Zaslav’s Hamptons-Hollywood Vanity Project

David Zaslav
David Zaslav, President and C.E.O. of Warner Bros. Discovery. Photo: Kevin Dietsch/Getty Images
Matthew Belloni
August 18, 2022

You gotta feel a little bit bad for Mike De Luca and Pam Abdy, the new Warner Bros. film studio heads. They’re trying to put together big, “theatrical” projects for a company, Warner Bros. Discovery, that now says it wants to prioritize movies that can make millions in theaters first, and they’ve got a few they are almost ready to greenlight. Ryan Gosling, for instance, has agreed to star with Margot Robbie in the prequel to the Ocean’s movies, one of Warners’ biggest franchises outside of DC and Harry Potter. If deals close, the co-stars of next summer’s Barbie, also at Warners, will reunite with filmmaker Jay Roach, whom De Luca worked with way back on Austin Powers at New Line.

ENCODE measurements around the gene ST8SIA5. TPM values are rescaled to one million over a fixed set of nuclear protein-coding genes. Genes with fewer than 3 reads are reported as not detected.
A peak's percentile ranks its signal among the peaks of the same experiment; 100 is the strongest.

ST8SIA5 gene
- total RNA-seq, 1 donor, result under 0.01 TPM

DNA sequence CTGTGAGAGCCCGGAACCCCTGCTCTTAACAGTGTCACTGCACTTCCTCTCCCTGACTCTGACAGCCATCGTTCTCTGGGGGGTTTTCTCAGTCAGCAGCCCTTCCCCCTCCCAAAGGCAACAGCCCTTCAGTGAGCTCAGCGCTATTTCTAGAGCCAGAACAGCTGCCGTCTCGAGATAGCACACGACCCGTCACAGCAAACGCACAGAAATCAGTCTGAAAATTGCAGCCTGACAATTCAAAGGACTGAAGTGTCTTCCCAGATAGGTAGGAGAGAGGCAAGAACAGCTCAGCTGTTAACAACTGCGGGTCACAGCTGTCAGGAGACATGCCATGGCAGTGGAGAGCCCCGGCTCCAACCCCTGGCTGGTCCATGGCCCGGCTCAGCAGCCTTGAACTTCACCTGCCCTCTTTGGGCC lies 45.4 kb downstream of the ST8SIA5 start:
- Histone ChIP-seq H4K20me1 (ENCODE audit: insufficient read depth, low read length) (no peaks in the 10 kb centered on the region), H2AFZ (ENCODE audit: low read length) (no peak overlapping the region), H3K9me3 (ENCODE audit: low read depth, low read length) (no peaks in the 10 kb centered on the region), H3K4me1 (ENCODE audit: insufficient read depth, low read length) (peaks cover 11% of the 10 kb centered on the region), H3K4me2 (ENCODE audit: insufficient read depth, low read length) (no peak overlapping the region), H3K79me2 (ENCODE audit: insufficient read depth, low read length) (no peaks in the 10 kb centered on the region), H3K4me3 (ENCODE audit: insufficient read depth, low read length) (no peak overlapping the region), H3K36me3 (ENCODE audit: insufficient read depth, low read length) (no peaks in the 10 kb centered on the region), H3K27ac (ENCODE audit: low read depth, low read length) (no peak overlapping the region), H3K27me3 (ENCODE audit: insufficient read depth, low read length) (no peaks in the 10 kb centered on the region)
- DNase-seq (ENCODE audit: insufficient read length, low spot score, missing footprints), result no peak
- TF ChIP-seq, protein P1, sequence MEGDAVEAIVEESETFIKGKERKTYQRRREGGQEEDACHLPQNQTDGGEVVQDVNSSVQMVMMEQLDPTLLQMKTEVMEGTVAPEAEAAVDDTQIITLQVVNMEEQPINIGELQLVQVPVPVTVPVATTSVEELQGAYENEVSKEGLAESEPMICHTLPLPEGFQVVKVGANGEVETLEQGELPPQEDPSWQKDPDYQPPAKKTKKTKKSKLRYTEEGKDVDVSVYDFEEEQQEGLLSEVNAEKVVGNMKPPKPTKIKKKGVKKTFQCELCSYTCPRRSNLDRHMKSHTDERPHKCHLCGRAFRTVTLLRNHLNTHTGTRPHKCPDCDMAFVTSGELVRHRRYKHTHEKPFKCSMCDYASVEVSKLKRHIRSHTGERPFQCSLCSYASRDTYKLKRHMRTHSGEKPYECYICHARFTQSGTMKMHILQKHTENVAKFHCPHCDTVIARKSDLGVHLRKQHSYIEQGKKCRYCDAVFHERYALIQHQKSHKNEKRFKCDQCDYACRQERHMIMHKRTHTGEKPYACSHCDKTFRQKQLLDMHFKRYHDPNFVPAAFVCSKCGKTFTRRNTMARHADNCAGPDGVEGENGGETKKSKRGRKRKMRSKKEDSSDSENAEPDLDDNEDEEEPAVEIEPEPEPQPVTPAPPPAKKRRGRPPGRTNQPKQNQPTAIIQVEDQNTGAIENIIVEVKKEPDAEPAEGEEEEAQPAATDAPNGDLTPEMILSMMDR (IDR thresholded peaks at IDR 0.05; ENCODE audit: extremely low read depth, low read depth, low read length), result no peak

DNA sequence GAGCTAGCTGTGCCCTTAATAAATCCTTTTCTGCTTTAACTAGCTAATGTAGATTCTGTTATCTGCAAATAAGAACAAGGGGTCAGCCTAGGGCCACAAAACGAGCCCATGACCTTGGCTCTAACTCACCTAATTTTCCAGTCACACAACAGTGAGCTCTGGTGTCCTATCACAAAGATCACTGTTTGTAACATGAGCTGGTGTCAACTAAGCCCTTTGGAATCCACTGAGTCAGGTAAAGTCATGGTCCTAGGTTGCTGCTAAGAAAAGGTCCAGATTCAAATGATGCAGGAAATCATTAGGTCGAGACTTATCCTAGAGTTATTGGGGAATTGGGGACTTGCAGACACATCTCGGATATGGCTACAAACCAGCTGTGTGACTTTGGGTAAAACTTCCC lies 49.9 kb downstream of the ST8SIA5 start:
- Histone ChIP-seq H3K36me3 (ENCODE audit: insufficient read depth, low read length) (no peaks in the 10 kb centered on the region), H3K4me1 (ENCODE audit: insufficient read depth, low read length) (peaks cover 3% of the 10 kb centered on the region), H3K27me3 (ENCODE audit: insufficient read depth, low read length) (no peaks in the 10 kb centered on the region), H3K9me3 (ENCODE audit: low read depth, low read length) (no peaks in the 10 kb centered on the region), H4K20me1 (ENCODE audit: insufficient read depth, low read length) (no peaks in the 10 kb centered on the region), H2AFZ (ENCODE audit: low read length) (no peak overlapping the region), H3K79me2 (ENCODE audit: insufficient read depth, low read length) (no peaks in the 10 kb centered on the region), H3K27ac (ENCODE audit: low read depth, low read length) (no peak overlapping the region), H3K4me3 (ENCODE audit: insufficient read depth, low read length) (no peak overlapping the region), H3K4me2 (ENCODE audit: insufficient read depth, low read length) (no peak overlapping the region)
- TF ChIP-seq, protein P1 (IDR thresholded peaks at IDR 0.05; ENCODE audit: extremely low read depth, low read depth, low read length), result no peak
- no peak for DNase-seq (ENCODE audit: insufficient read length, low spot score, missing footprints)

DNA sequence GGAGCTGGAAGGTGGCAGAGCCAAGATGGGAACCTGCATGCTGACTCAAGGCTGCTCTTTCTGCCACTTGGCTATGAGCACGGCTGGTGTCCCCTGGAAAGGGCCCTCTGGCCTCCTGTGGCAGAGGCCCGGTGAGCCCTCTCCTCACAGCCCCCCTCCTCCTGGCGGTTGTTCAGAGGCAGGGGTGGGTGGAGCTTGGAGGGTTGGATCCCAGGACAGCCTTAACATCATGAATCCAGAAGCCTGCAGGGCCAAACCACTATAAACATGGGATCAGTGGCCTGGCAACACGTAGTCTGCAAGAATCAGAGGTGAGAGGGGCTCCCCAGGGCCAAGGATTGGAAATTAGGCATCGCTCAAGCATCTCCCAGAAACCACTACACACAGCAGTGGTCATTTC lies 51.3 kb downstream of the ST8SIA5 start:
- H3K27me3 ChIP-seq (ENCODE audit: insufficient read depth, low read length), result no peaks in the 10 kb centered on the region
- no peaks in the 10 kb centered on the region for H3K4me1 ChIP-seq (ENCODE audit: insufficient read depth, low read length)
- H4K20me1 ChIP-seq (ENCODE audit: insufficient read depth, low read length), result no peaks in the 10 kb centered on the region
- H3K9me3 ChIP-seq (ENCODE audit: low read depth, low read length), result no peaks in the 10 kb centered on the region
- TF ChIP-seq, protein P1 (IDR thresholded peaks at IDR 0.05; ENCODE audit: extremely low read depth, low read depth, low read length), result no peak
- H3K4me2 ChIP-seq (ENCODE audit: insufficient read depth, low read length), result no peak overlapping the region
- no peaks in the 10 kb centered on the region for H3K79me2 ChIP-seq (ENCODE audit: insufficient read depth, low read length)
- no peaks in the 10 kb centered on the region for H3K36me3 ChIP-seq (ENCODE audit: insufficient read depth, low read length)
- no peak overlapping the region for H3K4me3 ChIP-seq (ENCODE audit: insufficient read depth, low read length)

Not bad, right? For film executives, Ocean’s checks many of the “theatricality” boxes: proven I.P.; big stars in their prime; the chance, in success, to do several sequels with different heists, or even a TV spinoff for HBO Max. And with what I’m told will be a much bigger budget than Steven Soderbergh’s Clooney-led Ocean’s movies and the Sandra Bullock spinoff, the new one will feel more theatrical and maybe even summer-worthy, while not costing anywhere near the $200 million Netflix burned on Gosling’s The Gray Man. Win win.  

Ocean’s would’ve been a nice first project for De Luca to put in production since taking over for Toby Emmerich in July. (Warners is saying the Joker sequel with Lady Gaga is De Luca’s first greenlight, but that was a foregone conclusion.) Instead, De Luca was forced—sorry, it was suggested, by his boss, WBD C.E.O. David Zaslav—that the studio first say yes to Wise Guys, a mob drama starring Robert De Niro, 79, in dual roles as rival gangsters, one of whom attempts to kill the other. It will be directed by Barry Levinson, 80; the script is by Nick Pileggi, 89; and the lead producer is Irwin Winkler, 91, who has been trying to get this story told since 1974, as evidenced by this archived Times story making the rounds. You can’t make this up.